1) Out of, outside (with abl.); निवसन्नावसथे पुराद्बहिः (nivasannāvasathe purādbahiḥ) R.8.14;11.29.
2) On the outside, out of doors (opp. antaḥ); बहिर्गच्छ (bahirgaccha)
3) Externally, outwardly; अन्तर्बहिः पुरत एव विवर्तमानाम् (antarbahiḥ purata eva vivartamānām) Mālatīmādhava (Bombay) 1.4,14; H. 1.94
4) Apart, separately.
5) Beside, except.Source: Cologne Digital Sanskrit Dictionaries: Shabda-Sagara Sanskrit-English Dictionary
Bahis (बहिस्).—Ind. Out of doors.Source: Cologne Digital Sanskrit Dictionaries: Benfey Sanskrit-English Dictionary
Bahis (बहिस्).—see vahis.Source: Cologne Digital Sanskrit Dictionaries: Cappeller Sanskrit-English Dictionary
Bahis (बहिस्).—[adverb] & [preposition] ([with] [ablative] or —°) outward, abroad, outside, out. — With kṛ ([participle] bahiṣkṛta) drive away, turn out of ([ablative]), exclude from ([ablative] or [locative]); cast off, give up, renounce; [with] bhū come forth or out of ([ablative]).Source: Cologne Digital Sanskrit Dictionaries: Monier-Williams Sanskrit-English Dictionary
1) Bahis (बहिस्):—ind. (the final s is changed before k and p into ṣ; cf. [Pāṇini 8-3, 41]) out, forth, outwards, outside (a house, village, city, kingdom etc.; also with [ablative] or ifc. = out of, apart from, except, beside), [Brāhmaṇa etc. etc.] (with √kṛ, to place outside, expel, banish, exclude; with √bhū, to come forth; with √gam, or yā, to go out etc.; cf. [compound])
2) Bahiś (बहिश्):—[from bahis] in [compound] for bahis.
3) Bahiṣ (बहिष्):—[from bahis] in [compound] for bahis.
4) Bahiḥ (बहिः):—[from bahis] in [compound] for bahis.
5) Bahir (बहिर्):—[from bahis] in [compound] for bahis.Source: DDSA: Paia-sadda-mahannavo; a comprehensive Prakrit Hindi dictionary (S)
[Sanskrit to German]
Sanskrit, also spelled संस्कृतम् (saṃskṛtam), is an ancient language of India commonly seen as the grandmother of the Indo-European language family (even English!). Closely allied with Prakrit and Pali, Sanskrit is more exhaustive in both grammar and terms and has the most extensive collection of literature in the world, greatly surpassing its sister-languages Greek and Latin.
Hindi dictionarySource: DDSA: A practical Hindi-English dictionary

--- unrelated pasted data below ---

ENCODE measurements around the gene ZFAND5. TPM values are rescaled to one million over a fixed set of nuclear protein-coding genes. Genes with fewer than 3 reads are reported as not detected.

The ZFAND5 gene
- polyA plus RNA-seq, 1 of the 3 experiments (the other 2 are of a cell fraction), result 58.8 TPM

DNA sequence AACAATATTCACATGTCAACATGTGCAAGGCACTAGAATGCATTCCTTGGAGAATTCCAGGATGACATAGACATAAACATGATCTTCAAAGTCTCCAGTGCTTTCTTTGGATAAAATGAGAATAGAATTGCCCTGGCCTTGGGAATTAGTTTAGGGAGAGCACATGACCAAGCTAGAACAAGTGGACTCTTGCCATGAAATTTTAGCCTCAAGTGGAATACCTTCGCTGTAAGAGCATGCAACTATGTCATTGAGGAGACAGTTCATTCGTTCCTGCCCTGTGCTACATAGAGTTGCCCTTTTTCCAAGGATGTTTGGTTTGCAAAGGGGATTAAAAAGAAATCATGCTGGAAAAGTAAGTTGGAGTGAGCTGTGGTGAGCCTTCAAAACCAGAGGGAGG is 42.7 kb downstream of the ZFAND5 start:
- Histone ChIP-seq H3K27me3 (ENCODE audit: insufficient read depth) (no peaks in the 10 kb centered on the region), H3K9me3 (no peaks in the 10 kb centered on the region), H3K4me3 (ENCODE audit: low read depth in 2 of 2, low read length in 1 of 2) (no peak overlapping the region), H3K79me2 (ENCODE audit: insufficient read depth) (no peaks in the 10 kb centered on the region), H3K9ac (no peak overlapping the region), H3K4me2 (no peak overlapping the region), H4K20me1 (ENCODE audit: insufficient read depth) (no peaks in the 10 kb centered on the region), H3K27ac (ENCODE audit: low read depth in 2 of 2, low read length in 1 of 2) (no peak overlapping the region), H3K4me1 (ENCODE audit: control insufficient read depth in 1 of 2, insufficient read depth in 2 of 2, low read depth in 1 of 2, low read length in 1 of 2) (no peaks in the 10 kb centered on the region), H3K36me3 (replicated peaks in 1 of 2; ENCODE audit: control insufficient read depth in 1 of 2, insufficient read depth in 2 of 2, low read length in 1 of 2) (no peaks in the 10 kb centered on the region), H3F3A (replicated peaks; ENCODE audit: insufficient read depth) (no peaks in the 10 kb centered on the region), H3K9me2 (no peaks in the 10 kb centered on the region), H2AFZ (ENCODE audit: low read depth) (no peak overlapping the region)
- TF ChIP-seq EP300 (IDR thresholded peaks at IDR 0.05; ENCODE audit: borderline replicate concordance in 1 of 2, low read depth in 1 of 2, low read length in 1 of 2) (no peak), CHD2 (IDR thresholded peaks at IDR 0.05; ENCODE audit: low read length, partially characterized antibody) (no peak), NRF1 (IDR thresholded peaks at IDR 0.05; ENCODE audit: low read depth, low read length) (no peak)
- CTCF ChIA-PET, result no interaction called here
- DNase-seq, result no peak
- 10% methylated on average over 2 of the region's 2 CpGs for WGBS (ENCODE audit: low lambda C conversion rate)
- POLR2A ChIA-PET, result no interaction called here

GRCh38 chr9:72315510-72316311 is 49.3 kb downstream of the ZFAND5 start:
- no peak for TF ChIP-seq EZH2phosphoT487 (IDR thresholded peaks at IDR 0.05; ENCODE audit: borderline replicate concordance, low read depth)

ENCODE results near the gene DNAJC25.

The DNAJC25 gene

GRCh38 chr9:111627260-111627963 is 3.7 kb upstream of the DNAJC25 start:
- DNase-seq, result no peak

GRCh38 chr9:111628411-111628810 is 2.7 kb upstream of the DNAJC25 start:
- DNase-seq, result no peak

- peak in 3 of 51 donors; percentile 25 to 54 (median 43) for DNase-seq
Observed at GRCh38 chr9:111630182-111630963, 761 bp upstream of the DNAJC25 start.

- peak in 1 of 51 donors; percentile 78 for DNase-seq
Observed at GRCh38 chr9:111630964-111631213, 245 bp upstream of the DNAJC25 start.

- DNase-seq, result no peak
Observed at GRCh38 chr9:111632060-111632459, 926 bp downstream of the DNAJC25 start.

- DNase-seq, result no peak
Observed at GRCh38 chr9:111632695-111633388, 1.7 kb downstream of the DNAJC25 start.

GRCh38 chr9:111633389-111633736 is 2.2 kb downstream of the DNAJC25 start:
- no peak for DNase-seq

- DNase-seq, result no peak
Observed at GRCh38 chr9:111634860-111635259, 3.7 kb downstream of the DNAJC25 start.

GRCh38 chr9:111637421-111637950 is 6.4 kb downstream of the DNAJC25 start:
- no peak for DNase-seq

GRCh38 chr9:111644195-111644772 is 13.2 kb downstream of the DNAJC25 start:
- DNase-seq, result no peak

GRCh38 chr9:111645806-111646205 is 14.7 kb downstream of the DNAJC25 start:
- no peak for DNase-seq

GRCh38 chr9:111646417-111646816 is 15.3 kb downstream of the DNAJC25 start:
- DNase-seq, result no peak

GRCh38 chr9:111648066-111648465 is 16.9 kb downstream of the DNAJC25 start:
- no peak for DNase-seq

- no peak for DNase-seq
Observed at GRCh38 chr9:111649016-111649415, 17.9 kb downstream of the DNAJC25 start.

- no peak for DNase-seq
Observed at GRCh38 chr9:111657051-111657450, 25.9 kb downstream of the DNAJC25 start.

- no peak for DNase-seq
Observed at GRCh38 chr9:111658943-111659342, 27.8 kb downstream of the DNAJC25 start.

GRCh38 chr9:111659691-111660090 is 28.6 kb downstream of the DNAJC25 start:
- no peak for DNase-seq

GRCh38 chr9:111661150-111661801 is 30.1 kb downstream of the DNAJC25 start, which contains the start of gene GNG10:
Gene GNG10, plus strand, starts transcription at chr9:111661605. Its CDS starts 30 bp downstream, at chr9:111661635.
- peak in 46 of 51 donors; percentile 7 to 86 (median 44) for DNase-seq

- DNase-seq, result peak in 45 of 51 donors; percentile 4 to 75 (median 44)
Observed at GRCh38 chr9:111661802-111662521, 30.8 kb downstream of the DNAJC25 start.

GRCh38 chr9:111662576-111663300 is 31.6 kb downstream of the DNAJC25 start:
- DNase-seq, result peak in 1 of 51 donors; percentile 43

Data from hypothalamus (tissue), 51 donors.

Bahir (बहिर्):—allomorph of [bahis] appearing in certain compound words; see [bahi:; ~gata] external, outward; gone out; ejected; ~[gama] an outlet; exit; egress; ~[gamana] outflow; evagination; going out; egress; ~[gāmī] outflowing; outblowing; outgoing; ~[graha] a superior planet; ~[jagata] external world, physical/tangible world; ~[dvāra] outer gate; main gate; ~[manaska] mentally elsewhere; absent-minded; ~[mukha] extrovert; ~[mukhatā] extroversion; ~[veśana] evagination.Source: DDSA: A practical Hindi-English dictionary
Bahiṣ (बहिष्):——an allomorph of [bahis] appearing in certain compound words; see [bahi:; ~karaṇa] ex-communication; the act or process of boycotting; ~[kāra] ex-communication; boycot; ~[kṛta] ex-communicated; boycotted.
See also (Relevant definitions)
Starts with (+82): Bahihsamstha, Bahihstha, Bahihsthita, Bahirabhasa, Bahirabhasaka, Bahiranga, Bahirartha, Bahirbhava, Bahirbhavana, Bahirbhuta, Bahirdashaka, Bahirdesha, Bahirdrish, Bahirdvara, Bahirdvarakoshthaka, Bahirgatva, Bahirgeham, Bahirgiri, Bahirgita, Bahirindriya.
Full-text (+166): Bahirlamba, Bahirbhava, Bahiryatra, Bahishkuticara, Bahirmanas, Bahihsamstha, Bahirgeham, Bahirmudra, Bahirdhvaja, Bahirvaishravana, Bahirloma, Bahirvartin, Bahirmala, Bahirdvara, Bahirvyasana, Bahirindriya, Bahitkriya, Bahihsamdhyatva, Bahitpata, Bahirangata.
Search found 60 books and stories containing Bahis, Bahiḥ, Bahih, Bahir, Bahiś, Bahiṣ, Bahish; (plurals include: Bahises, Bahiḥs, Bahihs, Bahirs, Bahiśs, Bahiṣs, Bahishes). You can also click to the full overview containing English textual excerpts. Below are direct links for the most relevant articles:
Garga Samhita (English) (by Danavir Goswami)
Verse 5.15.8 < [Chapter 15 - Seeing Sri Radha]
Verse 1.2.11 < [Chapter 2 - Description of the Abode of Śrī Goloka]
Verse 8.12.11 < [Chapter 12 - The Prayer and Armor of Lord Balarāma]
Brihad Bhagavatamrita (commentary) (by Śrī Śrīmad Bhaktivedānta Nārāyana Gosvāmī Mahārāja)
Verse 2.3.80 < [Chapter 3 - Bhajana (loving service)]
Verse 2.2.108 < [Chapter 2 - Jñāna (knowledge)]
Verse 2.1.65 < [Chapter 1 - Vairāgya (renunciation)]
The Practice Manual of Noble Tārā Kurukullā (by Dharmachakra Translation Committee)
Rasa Jala Nidhi, vol 3: Metals, Gems and other substances (by Bhudeb Mookerjee)
Bhakti-rasamrta-sindhu (by Śrīla Rūpa Gosvāmī)
Verse 2.4.239 < [Part 4 - Transient Ecstatic Disturbances (vyābhicāri-bhāva)]
Verse 2.1.375 < [Part 1 - Ecstatic Excitants (vibhāva)]
Verse 2.4.259 < [Part 4 - Transient Ecstatic Disturbances (vyābhicāri-bhāva)]
Shrimad Bhagavad-gita (by Narayana Gosvami)